I often wonder how much a writer knows about a book before she actually puts pen to paper. Sometimes when reading I get the sense that the writer is as surprised by what's happening as I am, but other books (Ian McEwan's) feel premeditated to a much greater degree. But what did, say, Moby Dick feel like inside Melville's head? Was it just a little fishing story that got out of hand, or did he conceive of it as an enormous, encyclopedic, epic thing?
And what constitutes an "idea"? The other day I was telling JRL that I wanted to write a story about some people who go to a place and do a thing, but then a different thing happens. And he laughed because, really, that's nothing -- it's not an idea; it's barely a structure. Other times I get ideas that are really just images, like: a witch's hat blows across a stubbled cornfield. Sometimes, an idea that skimpy can feel really important, and it might work as a driving motif, but it's not enough fuel for 300 pages.
A topic isn't an idea; an image isn't one; a plot isn't even one, because there are only a handful of those (at least that's what I'm told). So what does a good, compelling idea look like these days? Is it a plot plus a character? A character plus a dilemma? A plot with a hook?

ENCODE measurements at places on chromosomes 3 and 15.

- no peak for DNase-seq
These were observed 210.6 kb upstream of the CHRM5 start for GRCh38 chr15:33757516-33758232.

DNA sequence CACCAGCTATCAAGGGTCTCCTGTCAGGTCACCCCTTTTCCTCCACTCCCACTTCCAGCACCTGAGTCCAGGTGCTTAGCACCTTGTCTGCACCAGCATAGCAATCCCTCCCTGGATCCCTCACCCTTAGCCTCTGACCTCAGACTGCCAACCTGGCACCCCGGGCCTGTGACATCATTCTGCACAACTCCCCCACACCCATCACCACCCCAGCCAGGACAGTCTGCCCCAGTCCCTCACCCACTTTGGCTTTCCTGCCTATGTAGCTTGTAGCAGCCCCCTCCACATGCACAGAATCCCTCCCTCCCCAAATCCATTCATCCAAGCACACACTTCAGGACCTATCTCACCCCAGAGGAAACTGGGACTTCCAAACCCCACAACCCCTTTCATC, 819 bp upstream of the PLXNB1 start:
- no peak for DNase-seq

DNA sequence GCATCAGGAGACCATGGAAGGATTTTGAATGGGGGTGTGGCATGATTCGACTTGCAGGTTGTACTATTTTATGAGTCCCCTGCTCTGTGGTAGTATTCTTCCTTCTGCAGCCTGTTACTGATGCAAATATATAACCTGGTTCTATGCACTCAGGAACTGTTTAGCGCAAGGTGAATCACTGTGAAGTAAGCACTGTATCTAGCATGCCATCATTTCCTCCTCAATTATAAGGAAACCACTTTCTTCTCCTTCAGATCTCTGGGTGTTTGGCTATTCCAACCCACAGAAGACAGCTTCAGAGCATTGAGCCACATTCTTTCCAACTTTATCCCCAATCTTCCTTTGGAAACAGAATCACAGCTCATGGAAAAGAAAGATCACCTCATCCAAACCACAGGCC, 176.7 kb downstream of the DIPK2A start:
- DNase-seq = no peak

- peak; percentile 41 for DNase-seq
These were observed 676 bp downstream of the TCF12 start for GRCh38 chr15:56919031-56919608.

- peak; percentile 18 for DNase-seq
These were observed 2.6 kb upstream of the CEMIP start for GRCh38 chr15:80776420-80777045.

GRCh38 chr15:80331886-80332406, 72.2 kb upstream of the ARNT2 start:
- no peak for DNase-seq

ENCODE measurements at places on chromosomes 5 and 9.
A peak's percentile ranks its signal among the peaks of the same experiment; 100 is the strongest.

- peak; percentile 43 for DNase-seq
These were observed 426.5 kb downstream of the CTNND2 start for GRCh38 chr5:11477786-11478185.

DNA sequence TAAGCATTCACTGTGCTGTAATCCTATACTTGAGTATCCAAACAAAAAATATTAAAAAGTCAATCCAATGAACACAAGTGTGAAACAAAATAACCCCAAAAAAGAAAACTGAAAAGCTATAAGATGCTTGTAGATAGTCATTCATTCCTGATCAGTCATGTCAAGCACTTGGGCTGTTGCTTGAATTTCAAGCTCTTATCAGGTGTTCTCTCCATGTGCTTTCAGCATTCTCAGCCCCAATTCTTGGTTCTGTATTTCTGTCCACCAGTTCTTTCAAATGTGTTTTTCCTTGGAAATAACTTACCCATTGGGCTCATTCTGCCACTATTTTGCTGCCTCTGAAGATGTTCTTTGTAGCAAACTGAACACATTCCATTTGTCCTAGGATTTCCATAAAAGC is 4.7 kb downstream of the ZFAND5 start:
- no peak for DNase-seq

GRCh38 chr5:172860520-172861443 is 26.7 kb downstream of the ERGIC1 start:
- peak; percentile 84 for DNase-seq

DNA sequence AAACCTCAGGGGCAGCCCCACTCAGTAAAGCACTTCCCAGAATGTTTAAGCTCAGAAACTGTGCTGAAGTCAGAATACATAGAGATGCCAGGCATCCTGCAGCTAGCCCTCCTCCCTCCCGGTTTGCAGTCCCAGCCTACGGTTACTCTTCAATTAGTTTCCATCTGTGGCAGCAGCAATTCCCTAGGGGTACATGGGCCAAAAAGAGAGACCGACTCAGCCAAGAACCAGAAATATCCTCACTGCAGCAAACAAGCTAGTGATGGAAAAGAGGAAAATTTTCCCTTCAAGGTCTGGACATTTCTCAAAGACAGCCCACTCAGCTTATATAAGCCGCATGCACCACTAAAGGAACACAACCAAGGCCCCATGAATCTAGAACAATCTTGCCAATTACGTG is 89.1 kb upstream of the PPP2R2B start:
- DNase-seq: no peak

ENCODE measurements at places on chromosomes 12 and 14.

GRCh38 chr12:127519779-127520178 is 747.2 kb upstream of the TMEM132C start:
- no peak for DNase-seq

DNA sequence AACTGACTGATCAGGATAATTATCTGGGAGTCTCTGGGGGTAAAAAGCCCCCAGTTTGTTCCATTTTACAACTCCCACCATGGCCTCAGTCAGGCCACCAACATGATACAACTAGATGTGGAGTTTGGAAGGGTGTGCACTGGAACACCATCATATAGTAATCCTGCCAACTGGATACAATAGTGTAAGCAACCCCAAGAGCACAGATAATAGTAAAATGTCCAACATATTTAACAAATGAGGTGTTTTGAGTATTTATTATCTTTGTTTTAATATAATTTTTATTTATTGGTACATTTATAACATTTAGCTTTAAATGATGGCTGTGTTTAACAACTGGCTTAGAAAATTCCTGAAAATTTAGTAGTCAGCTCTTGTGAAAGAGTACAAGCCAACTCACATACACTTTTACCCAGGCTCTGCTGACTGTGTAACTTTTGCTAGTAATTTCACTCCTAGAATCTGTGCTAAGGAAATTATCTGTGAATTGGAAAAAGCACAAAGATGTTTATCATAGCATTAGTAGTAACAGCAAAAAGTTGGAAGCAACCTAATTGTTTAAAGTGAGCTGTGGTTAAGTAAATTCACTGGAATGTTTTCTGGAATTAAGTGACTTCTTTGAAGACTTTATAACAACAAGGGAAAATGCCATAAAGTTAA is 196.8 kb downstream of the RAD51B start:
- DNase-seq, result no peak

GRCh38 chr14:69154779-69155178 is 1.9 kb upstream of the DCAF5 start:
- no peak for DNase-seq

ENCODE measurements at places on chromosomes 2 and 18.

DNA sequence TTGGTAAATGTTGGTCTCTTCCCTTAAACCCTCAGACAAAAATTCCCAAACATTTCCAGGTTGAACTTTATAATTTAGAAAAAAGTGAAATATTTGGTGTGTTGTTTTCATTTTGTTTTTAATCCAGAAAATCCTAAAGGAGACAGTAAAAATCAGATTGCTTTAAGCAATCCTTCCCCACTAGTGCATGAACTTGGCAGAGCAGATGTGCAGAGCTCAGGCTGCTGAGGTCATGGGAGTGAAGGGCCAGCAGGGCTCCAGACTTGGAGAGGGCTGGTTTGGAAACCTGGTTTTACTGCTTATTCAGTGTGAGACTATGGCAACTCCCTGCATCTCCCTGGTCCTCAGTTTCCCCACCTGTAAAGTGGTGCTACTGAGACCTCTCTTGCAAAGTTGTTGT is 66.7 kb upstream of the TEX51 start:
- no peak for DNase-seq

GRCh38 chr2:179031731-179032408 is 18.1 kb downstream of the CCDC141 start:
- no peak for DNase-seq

Yeah, I'm trying to come up with something new to write. I feel like I have tons of material, endless crap I'd love to write about, but it's all an undifferentiated mass. How to tease an elegant little idea out of all that? Do I focus on developing a character, or a plot, or what?
One time when I was in this situation, having put aside one thing and fishing around for the next, all I had was a setting. I knew I wanted to write about a particular place. I had no idea what was going to happen in this place, but I was having fun taking notes about the objects and scenery there. Then one afternoon, walking around my apartment and listening to the radio, I heard a news story that gave me a rudimentary plot and a vague structure. That was enough! I had no characters yet, but I had the a setting with some interesting stuff in it and the basic building blocks of a story. The combination of the two was my idea -- the setting or story alone wasn't enough.
It's so weird -- every time I sit down to write something, I feel like I have no idea what I'm doing. For some reason it doesn't matter that I've worked through this problem before. It's write, learn, forget, then write, learn, forget again.